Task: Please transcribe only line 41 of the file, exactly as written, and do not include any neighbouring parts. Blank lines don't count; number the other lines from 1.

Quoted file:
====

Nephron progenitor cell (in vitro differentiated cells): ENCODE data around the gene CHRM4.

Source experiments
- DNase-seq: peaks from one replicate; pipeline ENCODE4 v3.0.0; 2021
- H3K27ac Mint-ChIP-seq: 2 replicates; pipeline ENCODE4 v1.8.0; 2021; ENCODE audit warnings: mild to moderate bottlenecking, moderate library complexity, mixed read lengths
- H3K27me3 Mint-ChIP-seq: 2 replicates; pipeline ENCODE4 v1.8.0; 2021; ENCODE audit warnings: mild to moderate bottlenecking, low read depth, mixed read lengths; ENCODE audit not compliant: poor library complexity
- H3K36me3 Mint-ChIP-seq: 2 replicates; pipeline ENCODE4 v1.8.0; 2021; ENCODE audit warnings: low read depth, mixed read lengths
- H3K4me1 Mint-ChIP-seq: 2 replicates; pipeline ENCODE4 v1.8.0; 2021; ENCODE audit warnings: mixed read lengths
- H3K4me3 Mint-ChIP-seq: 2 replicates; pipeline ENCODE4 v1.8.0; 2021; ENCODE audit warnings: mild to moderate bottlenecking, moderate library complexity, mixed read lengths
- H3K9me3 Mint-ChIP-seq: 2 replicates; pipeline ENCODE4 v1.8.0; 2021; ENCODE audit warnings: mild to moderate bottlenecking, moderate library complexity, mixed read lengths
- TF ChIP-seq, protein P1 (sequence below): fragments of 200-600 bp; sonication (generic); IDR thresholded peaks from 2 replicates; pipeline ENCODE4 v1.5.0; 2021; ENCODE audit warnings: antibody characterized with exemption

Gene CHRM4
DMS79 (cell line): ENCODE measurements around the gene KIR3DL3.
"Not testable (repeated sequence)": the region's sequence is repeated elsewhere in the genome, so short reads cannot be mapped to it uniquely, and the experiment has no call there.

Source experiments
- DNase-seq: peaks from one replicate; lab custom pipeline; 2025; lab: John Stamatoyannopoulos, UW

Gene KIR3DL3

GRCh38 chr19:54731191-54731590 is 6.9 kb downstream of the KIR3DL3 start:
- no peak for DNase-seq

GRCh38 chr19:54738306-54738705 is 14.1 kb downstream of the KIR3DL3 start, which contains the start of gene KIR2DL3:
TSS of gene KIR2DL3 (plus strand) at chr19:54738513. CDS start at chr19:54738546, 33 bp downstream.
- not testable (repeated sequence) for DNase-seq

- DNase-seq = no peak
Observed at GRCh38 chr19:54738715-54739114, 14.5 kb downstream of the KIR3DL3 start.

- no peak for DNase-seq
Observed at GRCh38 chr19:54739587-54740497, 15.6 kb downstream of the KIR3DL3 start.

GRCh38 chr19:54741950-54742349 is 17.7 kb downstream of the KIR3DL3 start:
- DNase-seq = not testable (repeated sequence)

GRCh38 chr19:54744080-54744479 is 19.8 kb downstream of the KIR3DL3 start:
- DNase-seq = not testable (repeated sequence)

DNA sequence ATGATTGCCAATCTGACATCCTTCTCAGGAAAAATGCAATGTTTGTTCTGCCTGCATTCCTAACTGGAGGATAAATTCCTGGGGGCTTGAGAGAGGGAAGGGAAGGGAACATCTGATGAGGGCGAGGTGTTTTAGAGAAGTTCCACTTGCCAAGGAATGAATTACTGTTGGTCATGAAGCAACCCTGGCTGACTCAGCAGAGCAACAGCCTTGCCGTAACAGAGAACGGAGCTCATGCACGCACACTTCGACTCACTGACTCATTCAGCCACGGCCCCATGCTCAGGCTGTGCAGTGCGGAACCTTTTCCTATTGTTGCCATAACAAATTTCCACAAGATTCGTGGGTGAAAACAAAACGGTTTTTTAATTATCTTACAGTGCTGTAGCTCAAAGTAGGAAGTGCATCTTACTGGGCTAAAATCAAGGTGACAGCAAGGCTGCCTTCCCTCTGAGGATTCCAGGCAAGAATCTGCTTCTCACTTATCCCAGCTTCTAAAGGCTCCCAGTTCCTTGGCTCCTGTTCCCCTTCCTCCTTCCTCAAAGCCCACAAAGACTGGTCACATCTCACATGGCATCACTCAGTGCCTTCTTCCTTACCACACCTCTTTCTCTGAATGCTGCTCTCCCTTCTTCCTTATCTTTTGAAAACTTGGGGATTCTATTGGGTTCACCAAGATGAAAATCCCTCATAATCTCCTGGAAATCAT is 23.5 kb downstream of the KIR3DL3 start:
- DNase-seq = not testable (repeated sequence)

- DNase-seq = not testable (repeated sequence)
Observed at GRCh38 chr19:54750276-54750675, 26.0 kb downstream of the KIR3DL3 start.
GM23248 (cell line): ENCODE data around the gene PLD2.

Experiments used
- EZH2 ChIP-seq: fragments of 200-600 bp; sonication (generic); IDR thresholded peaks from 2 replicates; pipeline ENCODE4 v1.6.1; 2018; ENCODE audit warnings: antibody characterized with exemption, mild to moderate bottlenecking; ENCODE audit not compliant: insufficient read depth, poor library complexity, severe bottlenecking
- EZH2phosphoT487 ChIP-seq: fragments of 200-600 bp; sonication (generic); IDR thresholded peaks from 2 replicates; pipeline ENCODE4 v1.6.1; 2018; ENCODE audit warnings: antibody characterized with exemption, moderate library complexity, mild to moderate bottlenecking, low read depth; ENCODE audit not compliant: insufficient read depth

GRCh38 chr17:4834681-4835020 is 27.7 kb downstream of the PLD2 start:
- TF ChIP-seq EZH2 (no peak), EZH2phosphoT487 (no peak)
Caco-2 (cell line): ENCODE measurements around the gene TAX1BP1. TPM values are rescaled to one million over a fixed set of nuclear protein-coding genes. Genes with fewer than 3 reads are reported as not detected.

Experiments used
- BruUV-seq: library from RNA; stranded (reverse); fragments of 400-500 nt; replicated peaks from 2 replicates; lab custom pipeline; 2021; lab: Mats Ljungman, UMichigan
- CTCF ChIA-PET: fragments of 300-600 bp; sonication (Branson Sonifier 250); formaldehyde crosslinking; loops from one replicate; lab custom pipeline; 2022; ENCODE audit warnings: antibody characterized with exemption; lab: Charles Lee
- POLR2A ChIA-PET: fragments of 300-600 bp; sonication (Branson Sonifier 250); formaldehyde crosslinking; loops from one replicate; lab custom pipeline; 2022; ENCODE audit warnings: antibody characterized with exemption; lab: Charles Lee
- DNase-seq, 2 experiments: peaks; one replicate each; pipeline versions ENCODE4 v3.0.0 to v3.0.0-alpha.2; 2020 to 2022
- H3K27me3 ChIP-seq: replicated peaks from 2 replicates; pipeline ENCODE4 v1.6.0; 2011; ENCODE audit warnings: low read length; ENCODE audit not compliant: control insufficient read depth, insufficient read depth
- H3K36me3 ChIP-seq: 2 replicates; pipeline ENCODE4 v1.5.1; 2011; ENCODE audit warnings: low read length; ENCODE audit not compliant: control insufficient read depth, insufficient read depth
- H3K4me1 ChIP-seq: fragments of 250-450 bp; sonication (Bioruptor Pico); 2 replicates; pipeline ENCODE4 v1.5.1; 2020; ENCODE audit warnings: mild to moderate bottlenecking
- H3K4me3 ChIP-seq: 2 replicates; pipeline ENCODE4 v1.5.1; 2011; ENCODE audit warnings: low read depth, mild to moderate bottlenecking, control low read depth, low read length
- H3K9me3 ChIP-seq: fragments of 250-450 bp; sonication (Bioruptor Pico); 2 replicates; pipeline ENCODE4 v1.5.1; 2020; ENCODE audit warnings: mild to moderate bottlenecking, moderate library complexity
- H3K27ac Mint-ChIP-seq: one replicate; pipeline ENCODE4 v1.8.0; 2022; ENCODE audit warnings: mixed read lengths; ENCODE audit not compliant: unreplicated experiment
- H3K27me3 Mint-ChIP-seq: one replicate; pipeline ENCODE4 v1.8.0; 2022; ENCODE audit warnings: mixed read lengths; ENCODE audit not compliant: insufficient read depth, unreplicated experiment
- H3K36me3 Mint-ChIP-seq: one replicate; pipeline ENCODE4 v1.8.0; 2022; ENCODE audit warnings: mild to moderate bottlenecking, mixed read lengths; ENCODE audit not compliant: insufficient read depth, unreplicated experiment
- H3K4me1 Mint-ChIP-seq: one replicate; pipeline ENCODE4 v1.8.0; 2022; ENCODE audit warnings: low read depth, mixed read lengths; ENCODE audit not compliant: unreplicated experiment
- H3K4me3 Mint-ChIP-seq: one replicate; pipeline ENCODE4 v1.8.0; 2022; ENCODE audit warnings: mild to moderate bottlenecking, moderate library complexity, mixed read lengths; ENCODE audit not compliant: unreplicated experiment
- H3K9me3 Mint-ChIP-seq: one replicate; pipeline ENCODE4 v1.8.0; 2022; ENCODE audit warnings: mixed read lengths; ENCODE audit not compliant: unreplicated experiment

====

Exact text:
Experiments used